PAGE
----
Here in California, a lot of trails have signs with a triangular diagram, showing that cyclists should yield to hikers, and both cyclists and hikers should yield to people on horses. I don't have a problem with yielding to horses, but what is the logic behind this? Not to startle the horse? Not to get your feet stepped on? In general, what is the polite way for hikers to behave toward people on horseback?
In the Grand Canyon, it's because it's easier for a human to get off the trail than it is for a mule. I suspect the same reasoning applies in most places.
Generally "X gives way to Y" rules can be found not just on trails but on open water (steam gives way to sail) and in rivers and channels, even on city sidewalks. They seem to be based on these (potentially contradictory) reasons:
- slower movers should allow faster movers to pass them and carry on away (after catching up from behind)
- more nimble entities should nip aside where there isn't room for both entities
- those that cannot move in certain directions (sideways is hard for horses; sailboats can't turn arbitrarily) should be allowed to keep on going while the other entity does the difficult/impossible move instead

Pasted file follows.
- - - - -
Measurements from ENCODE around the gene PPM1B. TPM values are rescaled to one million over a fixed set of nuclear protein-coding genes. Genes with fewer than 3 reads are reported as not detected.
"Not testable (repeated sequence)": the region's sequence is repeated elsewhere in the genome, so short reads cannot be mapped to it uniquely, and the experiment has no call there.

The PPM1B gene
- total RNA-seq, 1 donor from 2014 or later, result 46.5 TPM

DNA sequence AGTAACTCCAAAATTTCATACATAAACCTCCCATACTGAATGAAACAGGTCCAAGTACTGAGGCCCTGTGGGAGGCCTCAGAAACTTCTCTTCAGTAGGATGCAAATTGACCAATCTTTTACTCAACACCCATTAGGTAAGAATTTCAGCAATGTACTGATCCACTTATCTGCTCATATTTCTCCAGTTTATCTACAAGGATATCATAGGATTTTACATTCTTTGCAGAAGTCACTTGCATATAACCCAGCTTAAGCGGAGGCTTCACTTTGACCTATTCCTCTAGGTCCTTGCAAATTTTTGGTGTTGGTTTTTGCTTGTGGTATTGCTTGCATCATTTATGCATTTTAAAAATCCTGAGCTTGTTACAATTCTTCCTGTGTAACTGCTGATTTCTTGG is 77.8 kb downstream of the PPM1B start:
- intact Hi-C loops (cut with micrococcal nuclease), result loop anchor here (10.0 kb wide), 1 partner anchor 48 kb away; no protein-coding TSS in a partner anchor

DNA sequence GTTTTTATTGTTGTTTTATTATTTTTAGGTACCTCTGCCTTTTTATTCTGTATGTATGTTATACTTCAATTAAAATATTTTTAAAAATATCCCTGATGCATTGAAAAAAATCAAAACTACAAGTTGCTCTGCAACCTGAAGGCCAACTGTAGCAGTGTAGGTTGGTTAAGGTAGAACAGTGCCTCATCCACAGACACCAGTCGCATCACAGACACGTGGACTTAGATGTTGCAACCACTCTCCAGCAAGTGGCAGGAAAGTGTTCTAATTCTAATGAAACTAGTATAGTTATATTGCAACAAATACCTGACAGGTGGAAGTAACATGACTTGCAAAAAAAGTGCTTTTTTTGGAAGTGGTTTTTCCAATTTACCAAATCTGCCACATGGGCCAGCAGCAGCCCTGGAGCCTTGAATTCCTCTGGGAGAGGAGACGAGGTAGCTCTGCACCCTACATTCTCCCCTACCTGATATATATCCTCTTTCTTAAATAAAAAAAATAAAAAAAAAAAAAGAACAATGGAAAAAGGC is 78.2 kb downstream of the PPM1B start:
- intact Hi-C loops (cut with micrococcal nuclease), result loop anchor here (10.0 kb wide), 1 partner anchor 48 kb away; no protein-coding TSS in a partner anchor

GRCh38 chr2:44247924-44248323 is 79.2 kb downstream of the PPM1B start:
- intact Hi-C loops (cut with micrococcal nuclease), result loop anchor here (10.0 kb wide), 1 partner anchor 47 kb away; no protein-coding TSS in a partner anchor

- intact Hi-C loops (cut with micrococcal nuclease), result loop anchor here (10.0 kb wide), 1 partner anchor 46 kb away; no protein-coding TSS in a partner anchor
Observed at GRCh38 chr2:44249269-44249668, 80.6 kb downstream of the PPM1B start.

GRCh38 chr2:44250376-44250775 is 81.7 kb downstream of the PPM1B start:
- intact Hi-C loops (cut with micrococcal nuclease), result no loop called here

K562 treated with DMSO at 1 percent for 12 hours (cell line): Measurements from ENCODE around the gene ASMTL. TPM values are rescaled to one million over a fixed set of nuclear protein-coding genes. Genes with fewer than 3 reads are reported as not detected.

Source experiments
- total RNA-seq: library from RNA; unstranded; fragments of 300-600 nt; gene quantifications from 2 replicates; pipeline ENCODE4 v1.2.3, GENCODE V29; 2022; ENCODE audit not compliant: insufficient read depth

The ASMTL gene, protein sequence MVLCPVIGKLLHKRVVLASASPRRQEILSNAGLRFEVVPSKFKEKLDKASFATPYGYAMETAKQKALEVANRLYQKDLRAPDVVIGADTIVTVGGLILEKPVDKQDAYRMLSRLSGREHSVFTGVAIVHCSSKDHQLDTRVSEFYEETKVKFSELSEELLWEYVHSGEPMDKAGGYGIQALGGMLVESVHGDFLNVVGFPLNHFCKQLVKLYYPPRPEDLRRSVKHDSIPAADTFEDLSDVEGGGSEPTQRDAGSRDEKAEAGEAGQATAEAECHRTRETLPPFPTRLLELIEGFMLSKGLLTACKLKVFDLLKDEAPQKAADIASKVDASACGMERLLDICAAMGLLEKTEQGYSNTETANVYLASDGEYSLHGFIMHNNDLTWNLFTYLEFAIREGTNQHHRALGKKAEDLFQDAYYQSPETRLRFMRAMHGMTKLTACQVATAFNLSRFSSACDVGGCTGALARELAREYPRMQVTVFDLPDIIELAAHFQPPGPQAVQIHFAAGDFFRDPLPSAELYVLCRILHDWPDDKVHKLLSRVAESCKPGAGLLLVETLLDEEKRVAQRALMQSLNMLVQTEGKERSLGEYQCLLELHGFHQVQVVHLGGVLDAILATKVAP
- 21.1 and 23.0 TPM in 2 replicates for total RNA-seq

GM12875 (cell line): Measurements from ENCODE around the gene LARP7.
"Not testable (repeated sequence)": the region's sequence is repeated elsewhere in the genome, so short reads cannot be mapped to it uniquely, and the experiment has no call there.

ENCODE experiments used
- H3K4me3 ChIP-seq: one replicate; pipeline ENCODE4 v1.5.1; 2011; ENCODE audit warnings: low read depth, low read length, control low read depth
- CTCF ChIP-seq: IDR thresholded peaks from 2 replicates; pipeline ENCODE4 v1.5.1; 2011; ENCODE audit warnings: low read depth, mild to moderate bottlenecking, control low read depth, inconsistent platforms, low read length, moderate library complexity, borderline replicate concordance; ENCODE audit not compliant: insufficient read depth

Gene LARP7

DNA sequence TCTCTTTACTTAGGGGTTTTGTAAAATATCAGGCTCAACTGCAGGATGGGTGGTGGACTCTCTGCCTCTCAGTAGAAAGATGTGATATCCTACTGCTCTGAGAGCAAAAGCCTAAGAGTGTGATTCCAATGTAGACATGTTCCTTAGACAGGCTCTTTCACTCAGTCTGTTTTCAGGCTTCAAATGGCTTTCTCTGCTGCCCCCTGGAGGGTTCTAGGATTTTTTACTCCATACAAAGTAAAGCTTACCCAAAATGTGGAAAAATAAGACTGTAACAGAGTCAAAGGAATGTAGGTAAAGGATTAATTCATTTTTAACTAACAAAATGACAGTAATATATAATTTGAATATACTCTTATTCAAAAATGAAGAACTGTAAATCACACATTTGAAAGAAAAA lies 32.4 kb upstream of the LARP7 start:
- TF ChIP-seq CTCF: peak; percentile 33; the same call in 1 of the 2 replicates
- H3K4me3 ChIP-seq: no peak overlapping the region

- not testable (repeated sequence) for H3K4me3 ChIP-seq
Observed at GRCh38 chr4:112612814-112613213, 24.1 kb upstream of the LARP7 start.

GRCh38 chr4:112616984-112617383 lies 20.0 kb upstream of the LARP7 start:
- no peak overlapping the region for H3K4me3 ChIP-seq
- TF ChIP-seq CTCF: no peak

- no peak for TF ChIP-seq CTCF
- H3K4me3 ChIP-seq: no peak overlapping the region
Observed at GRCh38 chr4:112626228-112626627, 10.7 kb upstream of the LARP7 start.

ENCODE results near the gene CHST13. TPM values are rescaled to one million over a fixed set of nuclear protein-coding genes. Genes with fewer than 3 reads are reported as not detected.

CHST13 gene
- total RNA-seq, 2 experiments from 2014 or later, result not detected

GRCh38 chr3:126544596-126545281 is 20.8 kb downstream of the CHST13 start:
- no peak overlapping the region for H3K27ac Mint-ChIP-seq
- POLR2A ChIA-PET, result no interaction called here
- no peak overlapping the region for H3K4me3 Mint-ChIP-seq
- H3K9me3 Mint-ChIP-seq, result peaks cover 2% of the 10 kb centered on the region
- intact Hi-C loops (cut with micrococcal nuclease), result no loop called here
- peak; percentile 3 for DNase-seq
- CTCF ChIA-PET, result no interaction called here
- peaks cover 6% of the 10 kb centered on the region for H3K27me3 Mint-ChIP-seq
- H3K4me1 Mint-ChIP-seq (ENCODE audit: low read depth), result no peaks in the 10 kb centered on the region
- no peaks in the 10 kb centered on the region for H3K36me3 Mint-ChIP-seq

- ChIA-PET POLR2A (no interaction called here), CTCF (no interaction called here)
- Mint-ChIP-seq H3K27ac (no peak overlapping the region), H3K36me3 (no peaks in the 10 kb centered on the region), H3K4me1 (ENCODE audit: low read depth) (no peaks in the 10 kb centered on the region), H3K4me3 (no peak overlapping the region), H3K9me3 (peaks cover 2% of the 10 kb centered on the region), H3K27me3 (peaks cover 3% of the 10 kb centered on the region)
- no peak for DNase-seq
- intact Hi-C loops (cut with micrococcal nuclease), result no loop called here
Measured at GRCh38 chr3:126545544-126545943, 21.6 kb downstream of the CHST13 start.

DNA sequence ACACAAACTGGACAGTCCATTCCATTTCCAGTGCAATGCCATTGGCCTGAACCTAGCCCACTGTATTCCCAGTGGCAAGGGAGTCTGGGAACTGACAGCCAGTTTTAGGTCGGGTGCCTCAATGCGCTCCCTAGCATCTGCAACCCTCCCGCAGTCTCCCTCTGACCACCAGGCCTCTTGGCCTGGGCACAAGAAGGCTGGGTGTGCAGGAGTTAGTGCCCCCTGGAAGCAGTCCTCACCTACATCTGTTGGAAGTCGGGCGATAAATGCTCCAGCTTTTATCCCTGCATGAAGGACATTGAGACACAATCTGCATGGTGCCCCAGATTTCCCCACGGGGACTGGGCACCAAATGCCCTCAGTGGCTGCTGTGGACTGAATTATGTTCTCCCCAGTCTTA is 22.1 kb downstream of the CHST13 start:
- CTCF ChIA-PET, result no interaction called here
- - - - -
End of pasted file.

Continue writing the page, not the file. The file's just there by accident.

- those that can't go in some areas of the pathway (on the soft ground, into the trees, up a fence, in the shallow water) can have the right of way and the other entity can go to the margin or something to enable passing (in either direction)
In the case of horses and people, I see every one of these rules supporting that the person should get out of the way. Sure, in "steam gives way to sail" some of these are contradicted, because the rules point in different directions and they have to be reconciled somehow. But I don't see any logical reason why a larger, faster entity that can't do some of the things people can should be yielding to the slower yet more nimble human, who can do things like climbing a wall or fence to get out of the way.